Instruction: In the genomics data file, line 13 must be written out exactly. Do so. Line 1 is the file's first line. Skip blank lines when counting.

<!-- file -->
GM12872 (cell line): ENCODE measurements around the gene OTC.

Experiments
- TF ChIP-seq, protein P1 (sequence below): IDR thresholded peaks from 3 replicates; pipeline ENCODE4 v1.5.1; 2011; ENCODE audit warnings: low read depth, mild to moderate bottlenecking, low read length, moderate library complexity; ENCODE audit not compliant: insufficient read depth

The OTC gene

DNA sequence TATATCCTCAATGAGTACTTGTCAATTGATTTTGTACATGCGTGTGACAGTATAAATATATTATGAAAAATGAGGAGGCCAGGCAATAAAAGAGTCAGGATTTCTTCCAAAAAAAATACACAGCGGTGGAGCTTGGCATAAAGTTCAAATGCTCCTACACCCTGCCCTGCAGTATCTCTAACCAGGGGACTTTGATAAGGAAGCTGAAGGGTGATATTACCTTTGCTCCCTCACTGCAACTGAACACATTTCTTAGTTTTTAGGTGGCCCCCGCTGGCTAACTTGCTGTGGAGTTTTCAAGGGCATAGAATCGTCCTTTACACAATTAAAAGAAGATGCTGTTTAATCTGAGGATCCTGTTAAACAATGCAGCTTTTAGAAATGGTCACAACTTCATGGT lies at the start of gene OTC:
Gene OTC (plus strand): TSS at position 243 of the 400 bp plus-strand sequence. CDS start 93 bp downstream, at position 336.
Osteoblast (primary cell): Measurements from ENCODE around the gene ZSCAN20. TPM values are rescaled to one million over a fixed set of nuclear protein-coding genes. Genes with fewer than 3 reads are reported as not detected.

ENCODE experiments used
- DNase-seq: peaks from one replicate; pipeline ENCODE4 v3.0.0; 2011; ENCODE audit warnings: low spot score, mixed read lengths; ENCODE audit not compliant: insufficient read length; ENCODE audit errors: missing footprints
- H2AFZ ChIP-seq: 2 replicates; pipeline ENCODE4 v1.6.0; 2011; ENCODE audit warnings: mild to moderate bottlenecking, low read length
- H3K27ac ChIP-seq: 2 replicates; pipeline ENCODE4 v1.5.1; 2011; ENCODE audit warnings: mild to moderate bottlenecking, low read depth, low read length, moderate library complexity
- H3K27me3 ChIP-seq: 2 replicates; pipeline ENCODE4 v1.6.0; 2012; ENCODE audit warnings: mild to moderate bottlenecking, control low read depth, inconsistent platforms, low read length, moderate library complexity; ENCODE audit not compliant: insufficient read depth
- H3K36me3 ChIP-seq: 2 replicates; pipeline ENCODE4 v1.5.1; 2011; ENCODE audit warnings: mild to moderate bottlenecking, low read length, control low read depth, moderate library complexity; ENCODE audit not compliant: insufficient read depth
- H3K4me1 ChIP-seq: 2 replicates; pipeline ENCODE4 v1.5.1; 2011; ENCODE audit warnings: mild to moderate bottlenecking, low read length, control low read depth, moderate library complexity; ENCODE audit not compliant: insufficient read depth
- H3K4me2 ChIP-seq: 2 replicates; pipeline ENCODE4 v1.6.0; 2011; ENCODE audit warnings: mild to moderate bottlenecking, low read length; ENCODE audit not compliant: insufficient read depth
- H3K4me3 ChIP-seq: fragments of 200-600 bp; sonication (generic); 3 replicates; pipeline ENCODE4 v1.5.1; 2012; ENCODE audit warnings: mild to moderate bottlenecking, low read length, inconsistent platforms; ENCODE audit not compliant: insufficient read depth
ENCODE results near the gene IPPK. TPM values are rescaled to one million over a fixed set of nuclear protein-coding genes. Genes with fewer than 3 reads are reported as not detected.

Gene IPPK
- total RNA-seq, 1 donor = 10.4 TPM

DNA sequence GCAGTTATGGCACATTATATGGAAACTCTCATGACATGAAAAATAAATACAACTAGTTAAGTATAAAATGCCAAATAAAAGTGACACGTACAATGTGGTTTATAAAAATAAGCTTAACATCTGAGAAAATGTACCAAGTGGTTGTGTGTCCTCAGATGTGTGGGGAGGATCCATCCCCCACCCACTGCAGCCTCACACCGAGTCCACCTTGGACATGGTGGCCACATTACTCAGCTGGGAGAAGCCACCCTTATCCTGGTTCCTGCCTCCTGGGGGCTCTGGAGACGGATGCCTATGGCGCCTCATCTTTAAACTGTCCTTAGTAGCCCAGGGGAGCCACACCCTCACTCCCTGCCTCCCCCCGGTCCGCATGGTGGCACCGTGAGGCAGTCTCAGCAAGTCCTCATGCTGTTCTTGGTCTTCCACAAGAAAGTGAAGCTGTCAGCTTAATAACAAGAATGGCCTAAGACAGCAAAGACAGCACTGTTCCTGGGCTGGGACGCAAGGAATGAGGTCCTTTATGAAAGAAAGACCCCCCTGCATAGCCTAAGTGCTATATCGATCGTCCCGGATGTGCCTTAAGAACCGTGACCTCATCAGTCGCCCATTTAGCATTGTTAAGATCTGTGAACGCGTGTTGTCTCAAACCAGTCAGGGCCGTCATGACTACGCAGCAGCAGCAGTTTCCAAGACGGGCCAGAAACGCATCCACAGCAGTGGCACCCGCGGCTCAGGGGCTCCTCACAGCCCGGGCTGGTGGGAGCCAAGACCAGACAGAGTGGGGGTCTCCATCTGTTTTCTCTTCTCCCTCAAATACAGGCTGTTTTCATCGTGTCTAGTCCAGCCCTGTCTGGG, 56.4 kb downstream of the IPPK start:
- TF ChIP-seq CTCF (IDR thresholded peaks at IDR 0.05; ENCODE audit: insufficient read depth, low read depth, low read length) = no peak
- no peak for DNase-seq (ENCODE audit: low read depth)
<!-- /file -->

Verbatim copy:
- H3K36me3 ChIP-seq: 2 replicates; pipeline ENCODE4 v1.5.1; 2011; ENCODE audit warnings: mild to moderate bottlenecking, low read length, control low read depth, moderate library complexity; ENCODE audit not compliant: insufficient read depth